India’s gets its first anti-corruption ombudsman
- Pinaki Chandra Ghose has been appointed as the chairman of India’s Lokpal or anti-corruption ombudsman.
- The formation of India’s anti-corruption ombudsman has been pending for the past six years since the
Lokpal Billwas first passed in 2013.
- The Lokpal has the authority to look into incidents of corruption at all levels of public service, including the Prime Minister.
The formation of a committee that will look into incidents of corruption within the Indian government has been in the works for six years now, since the Lokpal Act was first passed in 2013.
It was only in September last year that a selection committee was formed led by Ranjana Prakash, a former Supreme Court Chief Justice, and chaired by India’s current prime minister, Narendra Modi.
Even then, the leader of the opposition, Mallikarjun Kharge — who is also a member of the Lokpal — refused to attend the meetings. Not that it hindered the selection process since the Supreme Court’s clarification in 2017 where they ruled that the Leader of the Opposition need not necessarily be present in order for the committee to decide on the appointments for the Lokpal.
What exactly is an anti-corruption ombudsman?
As per the Lokpal Act, 2013, the anti-corruption ombudsman or Lokpal has the power to investigate any complaint of corruption against any public entity — including the Prime Minister. But, in order to conduct an investigation into the Prime Minister, it must be approved by two-thirds of the committee.
It supersedes the authority of any other investigating agency, even the Central Bureau of Investigation (CBI).
Any officer of the CBI that’s on a case that was assigned by the Lokpal can’t even transfer out without prior approval from the ombudsman.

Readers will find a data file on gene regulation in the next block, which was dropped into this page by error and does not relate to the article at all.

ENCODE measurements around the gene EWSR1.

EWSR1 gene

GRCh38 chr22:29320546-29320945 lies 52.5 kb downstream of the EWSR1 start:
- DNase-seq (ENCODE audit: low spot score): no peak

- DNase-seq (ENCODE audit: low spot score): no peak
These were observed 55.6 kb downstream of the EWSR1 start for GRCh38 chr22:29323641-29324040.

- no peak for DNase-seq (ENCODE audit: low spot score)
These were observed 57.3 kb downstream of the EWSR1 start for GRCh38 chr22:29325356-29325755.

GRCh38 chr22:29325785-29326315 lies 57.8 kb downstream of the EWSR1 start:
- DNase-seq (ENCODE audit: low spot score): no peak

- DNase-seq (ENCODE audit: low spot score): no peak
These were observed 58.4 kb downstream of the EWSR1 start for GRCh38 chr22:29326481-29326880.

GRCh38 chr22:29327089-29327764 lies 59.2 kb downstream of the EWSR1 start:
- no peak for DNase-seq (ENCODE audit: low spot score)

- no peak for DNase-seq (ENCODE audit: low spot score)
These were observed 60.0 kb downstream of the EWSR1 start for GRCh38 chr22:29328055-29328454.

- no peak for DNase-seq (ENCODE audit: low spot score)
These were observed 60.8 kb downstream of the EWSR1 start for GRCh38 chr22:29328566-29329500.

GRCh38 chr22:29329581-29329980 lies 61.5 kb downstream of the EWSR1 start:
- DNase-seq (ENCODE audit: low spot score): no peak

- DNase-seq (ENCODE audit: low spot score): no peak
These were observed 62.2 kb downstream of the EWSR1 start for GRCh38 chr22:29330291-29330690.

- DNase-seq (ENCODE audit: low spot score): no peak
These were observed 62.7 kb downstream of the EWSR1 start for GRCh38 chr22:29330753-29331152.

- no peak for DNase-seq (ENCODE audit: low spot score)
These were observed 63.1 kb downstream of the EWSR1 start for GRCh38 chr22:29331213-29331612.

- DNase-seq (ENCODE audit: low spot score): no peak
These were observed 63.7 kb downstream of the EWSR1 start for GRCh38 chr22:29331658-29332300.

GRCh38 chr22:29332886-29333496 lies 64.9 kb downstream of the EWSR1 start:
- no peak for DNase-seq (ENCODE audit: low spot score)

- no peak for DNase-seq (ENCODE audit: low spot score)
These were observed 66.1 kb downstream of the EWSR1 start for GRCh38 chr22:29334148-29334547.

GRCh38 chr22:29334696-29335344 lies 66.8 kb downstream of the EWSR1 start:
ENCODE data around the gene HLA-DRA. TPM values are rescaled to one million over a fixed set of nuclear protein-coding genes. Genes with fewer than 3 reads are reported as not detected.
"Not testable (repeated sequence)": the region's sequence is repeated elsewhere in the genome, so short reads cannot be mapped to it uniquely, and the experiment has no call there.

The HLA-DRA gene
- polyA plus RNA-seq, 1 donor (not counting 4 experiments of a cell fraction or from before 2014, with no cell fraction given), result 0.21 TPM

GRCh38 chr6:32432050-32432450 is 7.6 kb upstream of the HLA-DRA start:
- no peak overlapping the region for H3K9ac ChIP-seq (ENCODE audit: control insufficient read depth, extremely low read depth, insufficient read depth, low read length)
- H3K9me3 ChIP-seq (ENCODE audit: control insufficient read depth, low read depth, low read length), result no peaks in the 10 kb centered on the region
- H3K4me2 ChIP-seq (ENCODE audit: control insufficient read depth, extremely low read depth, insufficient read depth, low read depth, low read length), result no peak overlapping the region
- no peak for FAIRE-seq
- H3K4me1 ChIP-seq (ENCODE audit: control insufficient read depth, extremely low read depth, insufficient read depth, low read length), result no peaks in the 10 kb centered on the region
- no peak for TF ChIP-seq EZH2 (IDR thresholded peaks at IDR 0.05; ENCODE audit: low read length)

Aside from investigation complaints of corruption, it’s also the Lokpal’s responsibility to make sure that any public officer who is a whistleblower is protected on their watch.
The idea to put an anti-corruption ombudsman in place was first floated back in 1963 during a parliamentary session when the law ministry’s budget was being discussed. A bill for its formation even reached parliament in 1968 but despite eight attempts — none actually passed.
It was only in 2013 that the Lokpal Act finally passed, that too after a nationwide protest led by India Against Corruption — a civil society movement that was led by the activist, Anna Hazare.
Six years later, the Supreme Court of India told the Indian government to form a committee to appoint the country’s first Lokpal in January. An NGO called Common Cause even filed a petition and contempt petition in 2014 over the delay.
It’s not just the central government of delay that subject to delay. Most states are also yet to appoint Lokayuktas, something that was supposed to be in place within a year of the Lokpal Act kicking in.
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